From somewhere deep down came the need this week to revisit Rainer Werner Fassbinder's world. It's been a year since a friend sat me down in front of the close-to-the-bone Fox and his Friends (where Fassbinder stars as a working class gay who wins the lottery), and my thirst for the director's caustic eye had been building up ever since.
|Fassbinder himself in Fox and His Friends (1975)|
Which is why I went ahead and swallowed three of his films in 24 hours.
First, The Bitter Tears of Petra von Kant (1971). This three-woman drama about possessiveness and class shows the very thin Margit Carstensen as Petra, a Bremen-based fashion designer, who falls for commoner Karin Thimm (the very stunning Hanna Schygula).
|Hanna Schygula (20 years before Jean-Paul Gaultier's cone-bra dress for Madonna, anyone?) and Margit Carstensen|
The entire film unfolds in Petra's room. There is no music, and the atmosphere is tense and fabulously ritualistic, like a Greek drama. Of course the Petra-Karin liaison goes tits up and Petra ends up crying very bitter, gin-fuelled tears. In Fassbinder's world, someone always gets exploited. But you can't help but feeling they deserve it a little.
Next I stumbled upon Bremer Freiheit, a play Fassbinder wrote and directed just a year before he made Petra von Kant. And there are some hints at that: Margit Castensen plays Gesche Gottfried, the 19th century serial killer from Bremen (I had no idea Fassbinder was so smitten with my city of birth).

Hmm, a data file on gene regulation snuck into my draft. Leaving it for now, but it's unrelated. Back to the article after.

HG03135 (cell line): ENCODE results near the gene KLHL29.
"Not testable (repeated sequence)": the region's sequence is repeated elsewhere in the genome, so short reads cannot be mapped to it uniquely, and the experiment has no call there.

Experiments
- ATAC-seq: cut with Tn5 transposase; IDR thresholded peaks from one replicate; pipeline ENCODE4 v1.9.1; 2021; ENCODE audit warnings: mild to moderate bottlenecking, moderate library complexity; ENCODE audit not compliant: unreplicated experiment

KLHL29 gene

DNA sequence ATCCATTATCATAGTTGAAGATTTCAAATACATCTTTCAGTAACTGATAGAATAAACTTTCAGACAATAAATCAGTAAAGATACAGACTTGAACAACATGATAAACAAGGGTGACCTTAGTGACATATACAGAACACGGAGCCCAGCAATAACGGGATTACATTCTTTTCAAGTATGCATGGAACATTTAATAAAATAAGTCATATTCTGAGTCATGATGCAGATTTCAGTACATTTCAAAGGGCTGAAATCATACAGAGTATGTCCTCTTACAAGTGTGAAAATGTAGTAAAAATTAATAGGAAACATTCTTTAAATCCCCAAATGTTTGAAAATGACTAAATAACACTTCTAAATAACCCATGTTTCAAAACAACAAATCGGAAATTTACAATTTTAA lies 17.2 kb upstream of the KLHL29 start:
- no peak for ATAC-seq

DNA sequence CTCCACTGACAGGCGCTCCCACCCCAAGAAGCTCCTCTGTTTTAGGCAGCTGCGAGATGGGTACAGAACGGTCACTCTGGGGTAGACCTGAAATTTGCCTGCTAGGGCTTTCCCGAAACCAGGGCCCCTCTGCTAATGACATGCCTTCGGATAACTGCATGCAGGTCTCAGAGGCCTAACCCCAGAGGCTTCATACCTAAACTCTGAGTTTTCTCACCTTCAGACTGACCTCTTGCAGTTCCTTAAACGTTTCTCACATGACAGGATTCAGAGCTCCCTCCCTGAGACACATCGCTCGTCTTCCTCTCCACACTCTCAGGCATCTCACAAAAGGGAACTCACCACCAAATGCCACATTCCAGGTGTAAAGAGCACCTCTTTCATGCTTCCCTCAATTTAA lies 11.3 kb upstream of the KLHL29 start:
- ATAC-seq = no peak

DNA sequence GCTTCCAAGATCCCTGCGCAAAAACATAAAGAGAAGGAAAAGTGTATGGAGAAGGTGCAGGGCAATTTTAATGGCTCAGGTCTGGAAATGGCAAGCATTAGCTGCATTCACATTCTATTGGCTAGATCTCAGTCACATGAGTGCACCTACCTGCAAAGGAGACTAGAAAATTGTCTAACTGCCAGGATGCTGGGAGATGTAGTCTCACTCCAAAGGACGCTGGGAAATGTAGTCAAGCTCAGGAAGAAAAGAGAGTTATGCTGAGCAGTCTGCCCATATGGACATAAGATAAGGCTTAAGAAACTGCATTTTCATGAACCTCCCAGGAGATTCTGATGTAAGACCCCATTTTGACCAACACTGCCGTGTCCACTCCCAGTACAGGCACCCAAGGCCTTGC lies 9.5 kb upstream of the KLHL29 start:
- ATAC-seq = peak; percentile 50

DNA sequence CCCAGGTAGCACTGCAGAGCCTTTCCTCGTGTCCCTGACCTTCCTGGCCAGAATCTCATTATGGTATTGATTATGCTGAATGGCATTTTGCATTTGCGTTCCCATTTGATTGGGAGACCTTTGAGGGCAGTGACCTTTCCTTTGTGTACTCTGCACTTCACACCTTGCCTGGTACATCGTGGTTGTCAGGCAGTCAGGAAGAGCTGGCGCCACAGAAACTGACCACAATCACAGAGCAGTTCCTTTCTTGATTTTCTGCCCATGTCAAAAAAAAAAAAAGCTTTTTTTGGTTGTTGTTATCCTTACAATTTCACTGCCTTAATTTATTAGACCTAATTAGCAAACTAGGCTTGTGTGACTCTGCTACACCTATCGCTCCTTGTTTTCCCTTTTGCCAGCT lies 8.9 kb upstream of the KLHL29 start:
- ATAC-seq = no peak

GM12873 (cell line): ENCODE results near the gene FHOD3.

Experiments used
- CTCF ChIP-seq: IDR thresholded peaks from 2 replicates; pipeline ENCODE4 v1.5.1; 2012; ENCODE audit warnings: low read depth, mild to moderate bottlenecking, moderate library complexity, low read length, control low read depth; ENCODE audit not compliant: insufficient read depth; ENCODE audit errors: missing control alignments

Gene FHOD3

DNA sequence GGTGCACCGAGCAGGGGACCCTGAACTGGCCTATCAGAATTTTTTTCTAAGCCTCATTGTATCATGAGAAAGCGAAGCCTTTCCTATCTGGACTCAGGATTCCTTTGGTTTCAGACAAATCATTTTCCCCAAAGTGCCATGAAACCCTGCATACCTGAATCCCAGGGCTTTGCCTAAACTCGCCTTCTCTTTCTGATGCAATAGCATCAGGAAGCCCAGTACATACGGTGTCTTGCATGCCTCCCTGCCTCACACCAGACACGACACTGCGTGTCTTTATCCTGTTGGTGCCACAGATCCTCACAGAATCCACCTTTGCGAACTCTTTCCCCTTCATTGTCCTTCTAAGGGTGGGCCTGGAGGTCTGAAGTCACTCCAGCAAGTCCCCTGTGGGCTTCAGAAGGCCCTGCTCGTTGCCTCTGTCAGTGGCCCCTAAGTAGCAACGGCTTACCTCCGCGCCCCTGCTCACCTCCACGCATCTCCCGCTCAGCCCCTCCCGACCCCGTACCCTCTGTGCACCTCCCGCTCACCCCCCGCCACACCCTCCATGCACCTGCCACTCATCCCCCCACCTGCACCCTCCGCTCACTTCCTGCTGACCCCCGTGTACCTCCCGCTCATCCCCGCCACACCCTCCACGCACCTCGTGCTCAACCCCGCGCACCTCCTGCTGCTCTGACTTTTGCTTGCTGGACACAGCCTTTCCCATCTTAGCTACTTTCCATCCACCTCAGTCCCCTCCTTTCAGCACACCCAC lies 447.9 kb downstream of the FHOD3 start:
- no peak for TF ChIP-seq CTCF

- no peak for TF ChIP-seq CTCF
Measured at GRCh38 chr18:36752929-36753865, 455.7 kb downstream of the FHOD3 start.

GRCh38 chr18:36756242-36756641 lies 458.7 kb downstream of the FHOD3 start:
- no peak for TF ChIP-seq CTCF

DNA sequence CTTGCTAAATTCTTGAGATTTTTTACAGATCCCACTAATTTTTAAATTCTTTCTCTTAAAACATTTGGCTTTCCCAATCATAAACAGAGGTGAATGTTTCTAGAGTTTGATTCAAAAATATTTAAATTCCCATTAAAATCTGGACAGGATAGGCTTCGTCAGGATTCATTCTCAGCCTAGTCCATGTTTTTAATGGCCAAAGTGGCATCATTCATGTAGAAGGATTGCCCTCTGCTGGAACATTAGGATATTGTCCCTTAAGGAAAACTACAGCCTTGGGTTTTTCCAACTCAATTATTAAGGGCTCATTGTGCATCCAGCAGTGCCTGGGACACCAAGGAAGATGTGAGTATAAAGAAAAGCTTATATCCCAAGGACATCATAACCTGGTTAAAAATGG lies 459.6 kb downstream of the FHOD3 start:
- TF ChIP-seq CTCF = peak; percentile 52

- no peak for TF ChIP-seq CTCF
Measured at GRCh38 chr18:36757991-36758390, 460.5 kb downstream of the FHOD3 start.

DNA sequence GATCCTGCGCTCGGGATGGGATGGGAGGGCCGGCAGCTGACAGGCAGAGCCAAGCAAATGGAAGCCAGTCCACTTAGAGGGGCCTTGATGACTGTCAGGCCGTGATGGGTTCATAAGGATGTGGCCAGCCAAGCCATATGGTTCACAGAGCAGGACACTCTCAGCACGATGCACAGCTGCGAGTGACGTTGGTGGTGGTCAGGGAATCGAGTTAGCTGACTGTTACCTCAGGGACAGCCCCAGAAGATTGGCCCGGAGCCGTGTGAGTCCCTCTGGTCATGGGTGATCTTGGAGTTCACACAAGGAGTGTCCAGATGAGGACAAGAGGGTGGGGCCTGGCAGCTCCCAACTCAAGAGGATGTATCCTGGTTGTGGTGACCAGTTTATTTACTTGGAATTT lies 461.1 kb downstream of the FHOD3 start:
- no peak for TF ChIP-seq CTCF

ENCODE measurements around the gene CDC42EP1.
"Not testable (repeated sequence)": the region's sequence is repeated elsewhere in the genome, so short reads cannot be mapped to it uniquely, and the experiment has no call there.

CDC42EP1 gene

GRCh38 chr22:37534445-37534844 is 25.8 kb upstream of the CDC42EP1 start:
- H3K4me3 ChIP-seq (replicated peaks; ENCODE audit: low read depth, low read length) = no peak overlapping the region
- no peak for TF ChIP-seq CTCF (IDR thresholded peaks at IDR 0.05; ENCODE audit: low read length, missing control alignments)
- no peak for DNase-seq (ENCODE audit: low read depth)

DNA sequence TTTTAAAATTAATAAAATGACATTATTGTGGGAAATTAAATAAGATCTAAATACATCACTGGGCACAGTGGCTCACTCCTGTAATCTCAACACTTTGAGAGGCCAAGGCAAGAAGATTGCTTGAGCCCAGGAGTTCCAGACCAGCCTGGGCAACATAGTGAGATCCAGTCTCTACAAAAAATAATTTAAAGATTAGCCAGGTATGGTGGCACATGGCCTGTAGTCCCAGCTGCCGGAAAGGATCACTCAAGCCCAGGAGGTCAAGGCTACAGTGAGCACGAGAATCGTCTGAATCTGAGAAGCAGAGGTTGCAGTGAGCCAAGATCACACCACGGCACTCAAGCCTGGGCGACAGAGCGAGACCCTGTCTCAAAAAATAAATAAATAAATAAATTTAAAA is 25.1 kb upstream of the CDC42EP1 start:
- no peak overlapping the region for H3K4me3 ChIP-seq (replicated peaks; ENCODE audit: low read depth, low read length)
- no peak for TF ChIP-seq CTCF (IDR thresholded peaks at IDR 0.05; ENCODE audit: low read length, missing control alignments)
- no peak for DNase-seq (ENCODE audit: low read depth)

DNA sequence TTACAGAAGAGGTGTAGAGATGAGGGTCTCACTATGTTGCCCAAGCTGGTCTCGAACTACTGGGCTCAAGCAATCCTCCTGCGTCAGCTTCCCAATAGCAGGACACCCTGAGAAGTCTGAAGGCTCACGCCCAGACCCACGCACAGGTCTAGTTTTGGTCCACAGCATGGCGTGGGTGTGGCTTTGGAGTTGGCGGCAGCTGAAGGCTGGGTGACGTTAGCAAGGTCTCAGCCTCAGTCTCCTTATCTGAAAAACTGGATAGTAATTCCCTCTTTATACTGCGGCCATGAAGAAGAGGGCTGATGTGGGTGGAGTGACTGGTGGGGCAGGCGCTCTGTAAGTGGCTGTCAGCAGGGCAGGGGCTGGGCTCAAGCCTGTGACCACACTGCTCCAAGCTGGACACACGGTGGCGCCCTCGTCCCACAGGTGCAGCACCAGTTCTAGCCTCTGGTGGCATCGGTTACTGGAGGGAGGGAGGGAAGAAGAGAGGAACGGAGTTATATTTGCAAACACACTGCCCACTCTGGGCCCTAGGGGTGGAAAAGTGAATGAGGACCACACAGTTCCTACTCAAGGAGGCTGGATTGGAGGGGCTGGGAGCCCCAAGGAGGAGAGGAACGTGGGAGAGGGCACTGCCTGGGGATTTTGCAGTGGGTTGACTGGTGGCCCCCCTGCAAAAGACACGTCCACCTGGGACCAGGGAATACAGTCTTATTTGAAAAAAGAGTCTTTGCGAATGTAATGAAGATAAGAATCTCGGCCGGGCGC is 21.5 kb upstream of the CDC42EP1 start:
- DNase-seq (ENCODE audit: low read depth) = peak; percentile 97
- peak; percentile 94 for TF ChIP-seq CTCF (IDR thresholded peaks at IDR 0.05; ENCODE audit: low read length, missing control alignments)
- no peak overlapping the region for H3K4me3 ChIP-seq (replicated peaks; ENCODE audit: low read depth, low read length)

|Scene from Bremer Freiheit, a play written and directed by Fassbinder|
Over a period of 15 years, the working-class Gottfried (whose maiden name was Thimm - like Karin in The Bitter Tears of Petra von Kant), poisoned her entire family, including mother, father, her children and two husbands. As a child I remember spitting on the official Gesche Gottfried spit stone on the market square where she was finally executed, but Fassbinder flips the story around. He makes it about repression, about a woman's desire for emancipation. You end up rooting for the poor murderer.
Bremer Freiheit (1972), in German
|A scene from Querelle|
|Fassbinder, Brad Davis, Andy Warhol|
Sadly, Fassbinder did not live to see Querelle in its final version. He died three months before its premiere, from a drug cocktail, aged 37. In a career that lasted fewer than 15 years, he completed 40 feature films, two television film series, three short films, and 24 stage plays. And there I was, worrying that watching three films in one day was excessive. There is still so much to do.